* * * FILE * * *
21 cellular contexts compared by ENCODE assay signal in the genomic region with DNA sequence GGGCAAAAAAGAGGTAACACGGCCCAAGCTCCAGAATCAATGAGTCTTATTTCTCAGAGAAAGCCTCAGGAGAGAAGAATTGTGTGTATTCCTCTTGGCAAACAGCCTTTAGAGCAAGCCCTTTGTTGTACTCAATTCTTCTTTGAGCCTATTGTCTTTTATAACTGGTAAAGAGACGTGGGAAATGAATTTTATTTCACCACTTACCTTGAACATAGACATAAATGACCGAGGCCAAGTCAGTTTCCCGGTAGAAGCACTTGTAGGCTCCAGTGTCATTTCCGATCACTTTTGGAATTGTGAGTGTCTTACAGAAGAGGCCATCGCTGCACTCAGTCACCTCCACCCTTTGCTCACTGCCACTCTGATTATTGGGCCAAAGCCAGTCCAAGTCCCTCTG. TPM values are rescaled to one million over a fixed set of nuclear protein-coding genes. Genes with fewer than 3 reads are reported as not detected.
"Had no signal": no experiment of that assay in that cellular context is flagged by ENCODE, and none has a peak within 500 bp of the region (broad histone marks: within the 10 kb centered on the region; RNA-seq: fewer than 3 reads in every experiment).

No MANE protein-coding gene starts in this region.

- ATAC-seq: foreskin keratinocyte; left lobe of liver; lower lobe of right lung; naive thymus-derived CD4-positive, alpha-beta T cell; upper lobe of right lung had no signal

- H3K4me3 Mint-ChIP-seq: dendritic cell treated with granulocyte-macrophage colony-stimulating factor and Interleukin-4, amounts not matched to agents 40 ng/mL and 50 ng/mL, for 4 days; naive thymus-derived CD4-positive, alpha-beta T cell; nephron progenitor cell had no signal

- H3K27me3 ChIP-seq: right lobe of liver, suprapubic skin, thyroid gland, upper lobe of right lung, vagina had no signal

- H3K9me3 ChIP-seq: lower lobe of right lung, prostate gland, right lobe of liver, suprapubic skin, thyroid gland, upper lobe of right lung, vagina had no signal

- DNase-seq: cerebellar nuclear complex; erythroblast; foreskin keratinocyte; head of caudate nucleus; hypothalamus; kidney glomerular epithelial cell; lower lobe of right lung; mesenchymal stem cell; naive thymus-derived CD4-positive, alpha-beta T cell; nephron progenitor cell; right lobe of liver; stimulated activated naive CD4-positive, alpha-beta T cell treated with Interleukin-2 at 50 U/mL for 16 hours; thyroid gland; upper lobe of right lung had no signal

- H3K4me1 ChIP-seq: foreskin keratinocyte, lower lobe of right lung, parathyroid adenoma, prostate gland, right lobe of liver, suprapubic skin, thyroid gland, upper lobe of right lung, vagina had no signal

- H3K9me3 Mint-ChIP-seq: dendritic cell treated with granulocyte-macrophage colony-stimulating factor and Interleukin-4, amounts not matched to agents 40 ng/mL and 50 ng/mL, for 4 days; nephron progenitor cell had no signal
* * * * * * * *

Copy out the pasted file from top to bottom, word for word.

21 cellular contexts compared by ENCODE assay signal in the genomic region with DNA sequence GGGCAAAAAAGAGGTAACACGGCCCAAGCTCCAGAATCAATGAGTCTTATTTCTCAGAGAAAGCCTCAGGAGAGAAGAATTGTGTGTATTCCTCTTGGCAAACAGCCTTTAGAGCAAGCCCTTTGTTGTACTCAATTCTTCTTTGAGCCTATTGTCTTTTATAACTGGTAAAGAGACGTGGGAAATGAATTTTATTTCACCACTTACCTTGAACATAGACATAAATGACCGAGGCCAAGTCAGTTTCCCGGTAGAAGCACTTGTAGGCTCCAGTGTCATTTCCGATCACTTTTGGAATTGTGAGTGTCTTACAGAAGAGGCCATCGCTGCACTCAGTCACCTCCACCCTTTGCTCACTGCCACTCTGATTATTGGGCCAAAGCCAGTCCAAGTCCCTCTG. TPM values are rescaled to one million over a fixed set of nuclear protein-coding genes. Genes with fewer than 3 reads are reported as not detected.
"Had no signal": no experiment of that assay in that cellular context is flagged by ENCODE, and none has a peak within 500 bp of the region (broad histone marks: within the 10 kb centered on the region; RNA-seq: fewer than 3 reads in every experiment).

No MANE protein-coding gene starts in this region.

- ATAC-seq: foreskin keratinocyte; left lobe of liver; lower lobe of right lung; naive thymus-derived CD4-positive, alpha-beta T cell; upper lobe of right lung had no signal

- H3K4me3 Mint-ChIP-seq: dendritic cell treated with granulocyte-macrophage colony-stimulating factor and Interleukin-4, amounts not matched to agents 40 ng/mL and 50 ng/mL, for 4 days; naive thymus-derived CD4-positive, alpha-beta T cell; nephron progenitor cell had no signal

- H3K27me3 ChIP-seq: right lobe of liver, suprapubic skin, thyroid gland, upper lobe of right lung, vagina had no signal

- H3K9me3 ChIP-seq: lower lobe of right lung, prostate gland, right lobe of liver, suprapubic skin, thyroid gland, upper lobe of right lung, vagina had no signal

- DNase-seq: cerebellar nuclear complex; erythroblast; foreskin keratinocyte; head of caudate nucleus; hypothalamus; kidney glomerular epithelial cell; lower lobe of right lung; mesenchymal stem cell; naive thymus-derived CD4-positive, alpha-beta T cell; nephron progenitor cell; right lobe of liver; stimulated activated naive CD4-positive, alpha-beta T cell treated with Interleukin-2 at 50 U/mL for 16 hours; thyroid gland; upper lobe of right lung had no signal

- H3K4me1 ChIP-seq: foreskin keratinocyte, lower lobe of right lung, parathyroid adenoma, prostate gland, right lobe of liver, suprapubic skin, thyroid gland, upper lobe of right lung, vagina had no signal

- H3K9me3 Mint-ChIP-seq: dendritic cell treated with granulocyte-macrophage colony-stimulating factor and Interleukin-4, amounts not matched to agents 40 ng/mL and 50 ng/mL, for 4 days; nephron progenitor cell had no signal